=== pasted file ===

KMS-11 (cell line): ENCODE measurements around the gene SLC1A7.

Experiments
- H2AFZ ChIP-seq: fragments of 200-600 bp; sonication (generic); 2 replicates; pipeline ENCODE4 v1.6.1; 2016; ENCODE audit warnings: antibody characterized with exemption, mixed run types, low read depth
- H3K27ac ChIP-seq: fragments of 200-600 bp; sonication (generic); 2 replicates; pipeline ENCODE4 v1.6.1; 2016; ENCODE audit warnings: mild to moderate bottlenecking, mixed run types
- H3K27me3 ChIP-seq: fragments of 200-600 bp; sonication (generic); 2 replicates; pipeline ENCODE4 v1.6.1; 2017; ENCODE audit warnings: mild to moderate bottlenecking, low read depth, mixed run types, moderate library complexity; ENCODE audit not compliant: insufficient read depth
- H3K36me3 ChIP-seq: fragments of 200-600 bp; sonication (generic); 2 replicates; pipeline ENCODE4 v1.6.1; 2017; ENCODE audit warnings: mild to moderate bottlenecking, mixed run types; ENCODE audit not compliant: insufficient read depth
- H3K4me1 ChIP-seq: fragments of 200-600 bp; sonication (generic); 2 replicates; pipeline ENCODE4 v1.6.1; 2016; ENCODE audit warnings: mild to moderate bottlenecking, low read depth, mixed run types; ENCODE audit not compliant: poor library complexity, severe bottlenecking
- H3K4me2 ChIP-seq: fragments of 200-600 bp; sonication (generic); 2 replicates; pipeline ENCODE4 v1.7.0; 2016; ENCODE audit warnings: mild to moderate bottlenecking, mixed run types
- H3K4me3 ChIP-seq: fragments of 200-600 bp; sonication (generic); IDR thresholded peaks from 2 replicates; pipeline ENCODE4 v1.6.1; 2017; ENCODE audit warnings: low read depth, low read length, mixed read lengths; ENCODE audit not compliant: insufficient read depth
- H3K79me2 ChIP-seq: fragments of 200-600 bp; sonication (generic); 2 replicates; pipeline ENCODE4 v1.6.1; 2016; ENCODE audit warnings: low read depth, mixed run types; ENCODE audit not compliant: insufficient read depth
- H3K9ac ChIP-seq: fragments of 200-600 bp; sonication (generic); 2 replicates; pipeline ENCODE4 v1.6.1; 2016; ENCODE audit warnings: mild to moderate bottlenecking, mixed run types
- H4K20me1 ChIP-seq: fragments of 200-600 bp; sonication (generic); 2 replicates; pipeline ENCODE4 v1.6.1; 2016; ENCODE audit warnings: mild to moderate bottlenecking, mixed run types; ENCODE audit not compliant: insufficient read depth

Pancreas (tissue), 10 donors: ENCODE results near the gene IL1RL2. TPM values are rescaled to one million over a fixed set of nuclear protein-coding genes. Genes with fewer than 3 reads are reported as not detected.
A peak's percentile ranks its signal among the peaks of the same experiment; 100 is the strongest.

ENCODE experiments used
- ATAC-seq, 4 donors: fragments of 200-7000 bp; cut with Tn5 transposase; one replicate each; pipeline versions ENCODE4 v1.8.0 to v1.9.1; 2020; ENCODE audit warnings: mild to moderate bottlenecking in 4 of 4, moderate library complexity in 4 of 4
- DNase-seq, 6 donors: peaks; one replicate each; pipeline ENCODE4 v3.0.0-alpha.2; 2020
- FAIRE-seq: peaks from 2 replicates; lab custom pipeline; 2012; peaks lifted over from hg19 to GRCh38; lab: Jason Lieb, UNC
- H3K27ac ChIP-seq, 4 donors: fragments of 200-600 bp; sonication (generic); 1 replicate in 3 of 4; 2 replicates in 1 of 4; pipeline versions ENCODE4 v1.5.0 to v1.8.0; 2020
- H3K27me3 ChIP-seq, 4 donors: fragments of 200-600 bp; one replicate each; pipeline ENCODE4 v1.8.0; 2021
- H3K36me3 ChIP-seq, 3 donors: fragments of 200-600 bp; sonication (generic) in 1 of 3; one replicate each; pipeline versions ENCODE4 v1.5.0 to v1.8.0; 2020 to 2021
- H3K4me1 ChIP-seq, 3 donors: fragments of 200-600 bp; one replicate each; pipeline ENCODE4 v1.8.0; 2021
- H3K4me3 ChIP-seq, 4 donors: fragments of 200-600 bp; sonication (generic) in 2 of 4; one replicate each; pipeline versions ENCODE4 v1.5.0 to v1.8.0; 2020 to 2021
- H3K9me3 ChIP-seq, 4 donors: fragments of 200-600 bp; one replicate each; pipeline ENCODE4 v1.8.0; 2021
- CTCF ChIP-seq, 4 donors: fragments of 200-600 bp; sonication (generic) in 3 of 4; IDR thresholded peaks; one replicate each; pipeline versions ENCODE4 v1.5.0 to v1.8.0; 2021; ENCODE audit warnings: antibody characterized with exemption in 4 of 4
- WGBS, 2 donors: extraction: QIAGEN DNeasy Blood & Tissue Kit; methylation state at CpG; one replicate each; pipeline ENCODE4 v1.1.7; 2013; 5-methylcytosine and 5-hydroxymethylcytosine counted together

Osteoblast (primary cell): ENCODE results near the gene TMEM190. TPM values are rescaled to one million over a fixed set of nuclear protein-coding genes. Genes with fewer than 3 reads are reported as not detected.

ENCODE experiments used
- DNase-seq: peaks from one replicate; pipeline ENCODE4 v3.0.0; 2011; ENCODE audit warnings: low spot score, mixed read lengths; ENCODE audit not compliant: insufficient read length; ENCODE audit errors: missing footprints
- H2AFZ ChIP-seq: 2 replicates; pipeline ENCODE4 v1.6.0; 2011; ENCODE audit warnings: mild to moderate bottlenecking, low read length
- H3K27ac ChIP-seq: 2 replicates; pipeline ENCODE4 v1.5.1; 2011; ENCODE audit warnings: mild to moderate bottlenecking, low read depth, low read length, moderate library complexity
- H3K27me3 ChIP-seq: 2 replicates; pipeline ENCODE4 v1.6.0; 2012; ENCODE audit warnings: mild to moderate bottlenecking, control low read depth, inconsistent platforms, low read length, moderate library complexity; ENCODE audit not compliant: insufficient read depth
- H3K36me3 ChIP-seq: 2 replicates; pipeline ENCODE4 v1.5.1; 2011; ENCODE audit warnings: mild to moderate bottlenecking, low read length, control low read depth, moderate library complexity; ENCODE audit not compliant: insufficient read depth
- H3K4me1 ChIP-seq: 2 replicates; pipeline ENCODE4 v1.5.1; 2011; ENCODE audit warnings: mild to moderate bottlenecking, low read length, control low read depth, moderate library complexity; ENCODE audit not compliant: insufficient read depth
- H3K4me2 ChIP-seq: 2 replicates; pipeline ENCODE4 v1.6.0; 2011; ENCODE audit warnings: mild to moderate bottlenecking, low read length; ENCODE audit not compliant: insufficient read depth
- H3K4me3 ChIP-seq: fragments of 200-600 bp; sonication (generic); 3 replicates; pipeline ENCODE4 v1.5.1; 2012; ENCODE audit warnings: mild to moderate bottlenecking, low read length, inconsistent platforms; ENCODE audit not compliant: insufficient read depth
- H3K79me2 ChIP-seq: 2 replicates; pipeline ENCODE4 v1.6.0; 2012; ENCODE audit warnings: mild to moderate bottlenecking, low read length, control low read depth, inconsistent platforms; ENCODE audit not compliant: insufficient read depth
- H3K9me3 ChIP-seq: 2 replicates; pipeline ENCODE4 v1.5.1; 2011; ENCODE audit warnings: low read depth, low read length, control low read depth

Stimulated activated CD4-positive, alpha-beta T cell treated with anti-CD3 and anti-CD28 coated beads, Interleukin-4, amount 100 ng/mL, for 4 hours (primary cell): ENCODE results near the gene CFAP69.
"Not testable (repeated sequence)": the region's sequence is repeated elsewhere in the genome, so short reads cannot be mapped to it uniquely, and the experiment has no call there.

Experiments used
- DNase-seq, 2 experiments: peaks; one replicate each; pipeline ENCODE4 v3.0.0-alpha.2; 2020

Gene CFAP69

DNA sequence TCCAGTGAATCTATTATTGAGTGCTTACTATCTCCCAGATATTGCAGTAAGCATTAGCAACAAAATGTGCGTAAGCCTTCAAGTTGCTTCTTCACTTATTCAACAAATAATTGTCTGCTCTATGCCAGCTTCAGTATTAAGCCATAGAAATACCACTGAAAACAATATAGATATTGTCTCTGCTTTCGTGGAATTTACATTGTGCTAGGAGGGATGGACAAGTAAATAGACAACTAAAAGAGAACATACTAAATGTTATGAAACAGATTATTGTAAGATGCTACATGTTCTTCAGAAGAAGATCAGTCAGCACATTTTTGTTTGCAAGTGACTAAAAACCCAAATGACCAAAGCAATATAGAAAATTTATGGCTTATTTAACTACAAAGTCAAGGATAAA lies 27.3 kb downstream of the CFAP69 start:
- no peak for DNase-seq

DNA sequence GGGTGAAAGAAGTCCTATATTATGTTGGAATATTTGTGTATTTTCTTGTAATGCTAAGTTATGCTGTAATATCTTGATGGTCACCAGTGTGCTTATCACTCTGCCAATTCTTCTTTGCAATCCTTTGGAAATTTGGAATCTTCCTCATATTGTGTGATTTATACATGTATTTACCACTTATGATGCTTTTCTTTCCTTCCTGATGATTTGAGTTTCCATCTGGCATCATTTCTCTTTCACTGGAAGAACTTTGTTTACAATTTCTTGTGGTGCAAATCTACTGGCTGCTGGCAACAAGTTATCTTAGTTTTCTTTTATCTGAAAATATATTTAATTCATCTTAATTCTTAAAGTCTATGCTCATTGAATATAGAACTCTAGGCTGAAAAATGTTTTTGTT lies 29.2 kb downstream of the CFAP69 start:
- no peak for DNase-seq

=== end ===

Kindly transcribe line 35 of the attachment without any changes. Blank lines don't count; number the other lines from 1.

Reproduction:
- H3K4me2 ChIP-seq: 2 replicates; pipeline ENCODE4 v1.6.0; 2011; ENCODE audit warnings: mild to moderate bottlenecking, low read length; ENCODE audit not compliant: insufficient read depth